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Upbeat earnings season expected

As 2nd-quarter earnings season moves into view, analysts are becoming more optimistic about the corporate profit landscape. But companies’ earnings outlooks may have greater meaning for Wall Street.
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As the second-quarter earnings season moves into view, analysts are becoming more optimistic about the corporate profit landscape. And with stock prices riding high, the pictures companies paint about their results in future quarters may have greater meaning for Wall Street.

Most analysts expect a relatively upbeat second-quarter earnings season, something they say is already reflected in stock prices.

The market’s main indices are up over 20 percent from their mid-March lows, as investors have bet on an economic recovery in the second half of the year — a longed-for event that has failed to materialize over the last two years. The broad Standard & Poor’s 500-stock index rose 15 percent in the second quarter, which ended Monday, posting its best quarter since the fourth quarter of 1998.

With these gains in mind, investors will be scrutinizing not only companies’ second-quarter results, but also their outlooks for coming quarters. The thinking among analysts is that with the market’s main averages now at their highest levels in a year, investors are unlikely to push share prices much higher unless there is evidence of improvement in the corporate sector to justify the 15-week bull run.

“July is the fulcrum; it’s critical,” said Joseph Cooper, a research analyst at Thomson First Call.

The earnings season unofficially begins with Dow component Alcoa’s earnings report due July 8. Until then, firms will continue to issue pre-announcements — the jargon Wall Street uses when companies raise or lower earnings estimates.

Early indications for second-quarter results have been encouraging, with relatively few companies warning of shortfalls.

Analysts polled by Thomson First Call forecast earnings for the nation’s 500 biggest companies to grow by an average 5.3 percent in the second quarter. The research firm expects companies will beat that forecast by three and five percentage points on average due to the beneficial impact of the weak U.S. dollar.

In any case earnings are expected to be somewhat softer than last quarter, when earnings rose 11.6 percent on the back of soaring energy industry results.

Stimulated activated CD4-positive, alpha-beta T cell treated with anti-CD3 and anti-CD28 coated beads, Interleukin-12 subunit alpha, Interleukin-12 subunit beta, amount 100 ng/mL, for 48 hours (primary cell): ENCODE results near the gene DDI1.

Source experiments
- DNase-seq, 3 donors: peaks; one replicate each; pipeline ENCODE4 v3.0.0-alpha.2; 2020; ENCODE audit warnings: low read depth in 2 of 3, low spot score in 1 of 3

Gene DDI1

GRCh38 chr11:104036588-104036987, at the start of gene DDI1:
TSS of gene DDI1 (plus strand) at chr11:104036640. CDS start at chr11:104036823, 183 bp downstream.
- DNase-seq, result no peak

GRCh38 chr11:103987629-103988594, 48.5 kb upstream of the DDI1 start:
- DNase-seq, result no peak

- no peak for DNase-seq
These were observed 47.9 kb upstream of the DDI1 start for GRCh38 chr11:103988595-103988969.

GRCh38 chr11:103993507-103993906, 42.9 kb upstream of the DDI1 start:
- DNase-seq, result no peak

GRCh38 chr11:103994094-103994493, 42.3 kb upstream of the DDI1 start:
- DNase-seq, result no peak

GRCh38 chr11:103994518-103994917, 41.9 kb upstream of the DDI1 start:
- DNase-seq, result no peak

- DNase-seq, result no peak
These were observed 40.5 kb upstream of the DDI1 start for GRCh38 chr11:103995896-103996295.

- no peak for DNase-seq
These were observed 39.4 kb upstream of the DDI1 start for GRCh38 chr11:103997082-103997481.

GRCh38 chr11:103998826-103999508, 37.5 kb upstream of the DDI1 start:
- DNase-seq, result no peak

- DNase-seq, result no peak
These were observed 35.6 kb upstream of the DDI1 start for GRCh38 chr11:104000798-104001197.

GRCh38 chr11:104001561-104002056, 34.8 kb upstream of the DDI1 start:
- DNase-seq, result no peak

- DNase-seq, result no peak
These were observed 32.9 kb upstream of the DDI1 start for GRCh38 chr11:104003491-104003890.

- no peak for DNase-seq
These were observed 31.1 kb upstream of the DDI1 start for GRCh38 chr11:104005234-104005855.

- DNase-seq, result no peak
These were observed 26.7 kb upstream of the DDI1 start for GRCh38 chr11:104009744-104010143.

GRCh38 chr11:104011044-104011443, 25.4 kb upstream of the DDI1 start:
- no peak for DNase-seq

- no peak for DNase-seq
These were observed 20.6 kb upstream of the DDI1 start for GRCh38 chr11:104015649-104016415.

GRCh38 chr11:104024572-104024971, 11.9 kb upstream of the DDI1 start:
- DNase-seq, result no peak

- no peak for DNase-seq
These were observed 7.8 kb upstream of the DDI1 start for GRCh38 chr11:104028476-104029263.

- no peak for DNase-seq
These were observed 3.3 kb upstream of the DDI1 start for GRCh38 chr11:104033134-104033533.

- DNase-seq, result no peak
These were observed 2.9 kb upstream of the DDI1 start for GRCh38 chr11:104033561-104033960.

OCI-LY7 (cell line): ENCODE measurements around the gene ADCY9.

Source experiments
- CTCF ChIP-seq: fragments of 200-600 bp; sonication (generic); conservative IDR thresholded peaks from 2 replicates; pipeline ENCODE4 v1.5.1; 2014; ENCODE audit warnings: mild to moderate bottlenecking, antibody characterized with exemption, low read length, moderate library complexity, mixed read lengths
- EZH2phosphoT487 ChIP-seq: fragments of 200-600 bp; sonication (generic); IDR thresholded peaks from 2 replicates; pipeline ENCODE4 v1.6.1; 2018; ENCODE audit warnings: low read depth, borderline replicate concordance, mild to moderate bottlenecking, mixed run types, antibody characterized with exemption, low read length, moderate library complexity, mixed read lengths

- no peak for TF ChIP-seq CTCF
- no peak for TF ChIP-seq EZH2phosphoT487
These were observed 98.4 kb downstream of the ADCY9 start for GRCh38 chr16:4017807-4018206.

Looking further out, things get cloudier. First Call expects earnings for the S&P 500 index to be up 12.7 percent and 21.3 percent, respectively, in the third and fourth quarters of 2003. But those estimates may be lowered in coming weeks by any earnings warnings.

Fewer negative surprises
One positive for earnings season is a decline in the number of negative pre-announcements from corporations that think their earnings will fall short of Wall Street’s forecasts.

“Even though I’m still dogged by the weak shape of the overall economy, I think [this earnings season’s] going to be good,” Cooper said. “So far this earnings season, the ratio of negative pre-announcements to positive announcements has been pretty good, and that gives me confidence.”

Thus far, there have been two negative announcements for every positive report, slightly lower than the long-term historical average of 2.5 negative reports for every positive announcement, according to Cooper. In the first quarter, there were three negatives for every positive.

Another positive sign, Cooper said, is the trimming of analysts’ estimates, which has been less severe than in previous quarters. On April 1, the analysts expected a 7 percent rise in quarterly earnings, which has now been reduced to 5.3 percent. This decline compares favorably with previous quarters, when estimates were nearly halved.

As in the first quarter, the second quarter’s best performing sectors are expected to be energy and technology, the former posting 36 percent growth and the latter recording 20 percent growth. A rise in commodity prices — including oil and natural gas — has helped energy stocks, Cooper said.

“Investors have felt they have to be in technology because when the market turns the technology sector will turn very quickly,” said Sam Stovall, an investment strategist at Standard & Poor’s. “They’ll buy even though valuations are high, but I think the expectations are based more on faith than fundamentals.”

But tech sector earnings may be trimmed in coming weeks.

“We’re not hearing anything from the techs that suggests there has been anything more than a seasonal pickup in demand,” said Cooper. “Analysts haven’t brought their forecasts down, but I think they will,” he said, adding that earnings pre-announcements in coming weeks may soften the outlook for the sector.